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UFC Fight Night 33: Anthony Perosh vs. Ryan Bader

UFC Fight Night 33: Anthony Perosh vs. Ryan Bader

Anthony “The Hippo” Perosh (14-7, 4-4 UFC) vs. Ryan “Darth” Bader (15-4, 8-4 UFC), at UFC Fight Night 33

One of 2 light heavyweight bouts on the card this fight presents an intriguing style matchup between the cerebral BJJ player and hometown boy Perosh and the brutish wrestler in Bader. Though both are established fighters and have a similar amount of actual MMA fights (19 and 21), Perosh is the true veteran here and was starting out in MMA as a BJJ black belt as Bader was just beginning his college education.

Anthony Perosh is a respected martial arts veteran, he started training in Kempo and Muay Thai back in 1995 with Australian martial arts pioneer Paul Zadro and 2 years later was headed to Dallas Texas to train BJJ with the incomparable Carlos Machado. Currently in his second UFC stint Perosh is looking better than ever at 41 years old and could possibly be in the midst of an improbable run towards the UFC’s top 10. Aiding him on his journey will be the following skills:

-The instructor lineage of Anthony Perosh can be traced right back to the very beginning, and his primary skill is undoubtedly Brazilian Jiu Jitsu.  Although he has medaled in the big BJJ competitions like the Pan Ams and even the Mundials, his BJJ is very much geared towards MMA. He does his best work from the top position finishing 7 of his 9 submission wins from here with various arm chokes. Anthony’s affinity for top side grappling is what got him his Hippo nickname in the first place, because he was big, and mean, and applied a ton of pressure, true story.

-Playing a huge role in the way that Perosh fights and trains is his intelligence and experience. Not being the most athletic guy out there, he brings with him into fights every bit of knowledge he has gained and most importantly he has learned from his losses. Just listening to Perosh talk you can tell he is a thinking man’s fighter.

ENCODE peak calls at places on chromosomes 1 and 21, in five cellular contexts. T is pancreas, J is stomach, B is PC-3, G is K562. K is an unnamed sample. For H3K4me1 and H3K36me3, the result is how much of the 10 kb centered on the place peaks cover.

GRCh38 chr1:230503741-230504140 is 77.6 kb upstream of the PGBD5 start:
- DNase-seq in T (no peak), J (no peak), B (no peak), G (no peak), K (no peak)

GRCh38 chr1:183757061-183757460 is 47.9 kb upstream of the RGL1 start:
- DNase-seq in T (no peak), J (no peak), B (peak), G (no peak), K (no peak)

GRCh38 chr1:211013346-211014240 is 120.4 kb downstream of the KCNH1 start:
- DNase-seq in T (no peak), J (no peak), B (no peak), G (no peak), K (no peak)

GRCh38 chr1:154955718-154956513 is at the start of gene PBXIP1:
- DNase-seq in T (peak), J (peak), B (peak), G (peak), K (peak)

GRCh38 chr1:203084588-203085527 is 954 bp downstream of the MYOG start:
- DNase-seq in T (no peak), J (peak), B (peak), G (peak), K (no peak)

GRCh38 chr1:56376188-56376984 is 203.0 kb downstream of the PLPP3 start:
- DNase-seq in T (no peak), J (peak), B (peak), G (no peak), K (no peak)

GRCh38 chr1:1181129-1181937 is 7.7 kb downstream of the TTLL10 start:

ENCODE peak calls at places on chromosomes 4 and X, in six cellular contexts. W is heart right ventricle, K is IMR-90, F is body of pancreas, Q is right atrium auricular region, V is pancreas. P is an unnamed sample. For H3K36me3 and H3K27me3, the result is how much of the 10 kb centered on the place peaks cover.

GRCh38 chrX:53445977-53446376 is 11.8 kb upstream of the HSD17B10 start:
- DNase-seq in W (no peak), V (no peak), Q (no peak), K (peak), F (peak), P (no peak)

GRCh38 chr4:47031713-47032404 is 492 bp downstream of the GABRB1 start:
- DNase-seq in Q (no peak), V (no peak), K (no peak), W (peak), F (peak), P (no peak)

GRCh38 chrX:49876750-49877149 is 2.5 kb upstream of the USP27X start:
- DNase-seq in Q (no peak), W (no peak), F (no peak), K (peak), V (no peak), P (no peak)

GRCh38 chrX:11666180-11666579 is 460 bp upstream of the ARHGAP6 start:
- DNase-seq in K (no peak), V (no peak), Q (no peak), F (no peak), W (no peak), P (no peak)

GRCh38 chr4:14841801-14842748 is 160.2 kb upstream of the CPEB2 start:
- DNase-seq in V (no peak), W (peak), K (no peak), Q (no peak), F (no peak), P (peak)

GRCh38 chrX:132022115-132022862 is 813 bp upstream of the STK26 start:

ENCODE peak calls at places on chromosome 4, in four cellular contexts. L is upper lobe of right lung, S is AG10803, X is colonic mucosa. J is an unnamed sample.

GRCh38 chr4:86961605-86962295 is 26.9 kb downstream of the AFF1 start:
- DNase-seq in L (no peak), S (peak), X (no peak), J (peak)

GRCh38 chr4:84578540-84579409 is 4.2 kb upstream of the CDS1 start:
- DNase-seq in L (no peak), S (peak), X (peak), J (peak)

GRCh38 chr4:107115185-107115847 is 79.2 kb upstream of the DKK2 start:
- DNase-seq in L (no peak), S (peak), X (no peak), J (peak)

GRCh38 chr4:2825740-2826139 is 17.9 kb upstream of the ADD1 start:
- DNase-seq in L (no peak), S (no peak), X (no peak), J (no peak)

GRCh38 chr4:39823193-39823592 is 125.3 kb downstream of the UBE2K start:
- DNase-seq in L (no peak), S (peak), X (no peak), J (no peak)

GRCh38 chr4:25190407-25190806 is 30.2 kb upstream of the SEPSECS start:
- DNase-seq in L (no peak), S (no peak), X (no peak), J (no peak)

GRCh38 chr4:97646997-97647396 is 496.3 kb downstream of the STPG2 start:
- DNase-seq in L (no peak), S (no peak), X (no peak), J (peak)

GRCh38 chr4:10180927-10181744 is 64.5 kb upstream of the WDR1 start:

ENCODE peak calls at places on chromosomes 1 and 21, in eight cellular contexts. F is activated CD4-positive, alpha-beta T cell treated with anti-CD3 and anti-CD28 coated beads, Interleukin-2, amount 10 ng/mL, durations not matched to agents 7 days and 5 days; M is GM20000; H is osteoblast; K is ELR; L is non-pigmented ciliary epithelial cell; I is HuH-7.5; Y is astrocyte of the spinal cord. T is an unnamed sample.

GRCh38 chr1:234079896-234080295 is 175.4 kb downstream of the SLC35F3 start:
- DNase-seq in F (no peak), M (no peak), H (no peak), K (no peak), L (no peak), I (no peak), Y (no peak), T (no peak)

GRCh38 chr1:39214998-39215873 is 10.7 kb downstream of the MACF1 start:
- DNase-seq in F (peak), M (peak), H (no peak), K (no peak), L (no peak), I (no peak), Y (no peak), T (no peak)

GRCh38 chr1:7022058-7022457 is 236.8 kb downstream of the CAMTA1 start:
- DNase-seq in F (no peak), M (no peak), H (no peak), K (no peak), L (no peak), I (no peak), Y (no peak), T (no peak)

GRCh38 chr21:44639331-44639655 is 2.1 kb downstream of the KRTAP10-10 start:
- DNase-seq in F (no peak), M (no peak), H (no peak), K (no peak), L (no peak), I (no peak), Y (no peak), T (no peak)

– I am not suggesting that Perosh is the second coming of Ernesto Hoost, but I’m listing his striking as a strength. He is not particularly fluid or imposing on the feet and has been busted up a few times, but the fact is he won 7 fights with striking, he has 2 first round KO wins in his last 3 fights, and he held his own standing with Muay Thai champ Cyrille Diabate’ before choking him out. We have to remember this is MMA not kickboxing and sometimes ugly can be effective.

Now for the weaknesses:

-When it comes to the more athletic, explosive, and dynamic fighters in the UFC, Perosh is not one of them. He’s a bit awkward and on the slow side with his foot work and such, especially on the feet. This has cost him a few tough losses to guys on the opposite end of this spectrum. It’s not as if he’s tripping over his own 2 feet in there but this is the UFC, home to some of the very best overall athletes and any weakness can be exploited.

-Then there is the issue of his wrestling, especially his offensive wrestling needing the most work. He struggles for most takedowns and for a BJJ guy that can be a problem. In today’s MMA judges seem to reward top position handsomely and unless you’re one of the very best at pulling subs from bottom it’s always good to up your wrestling.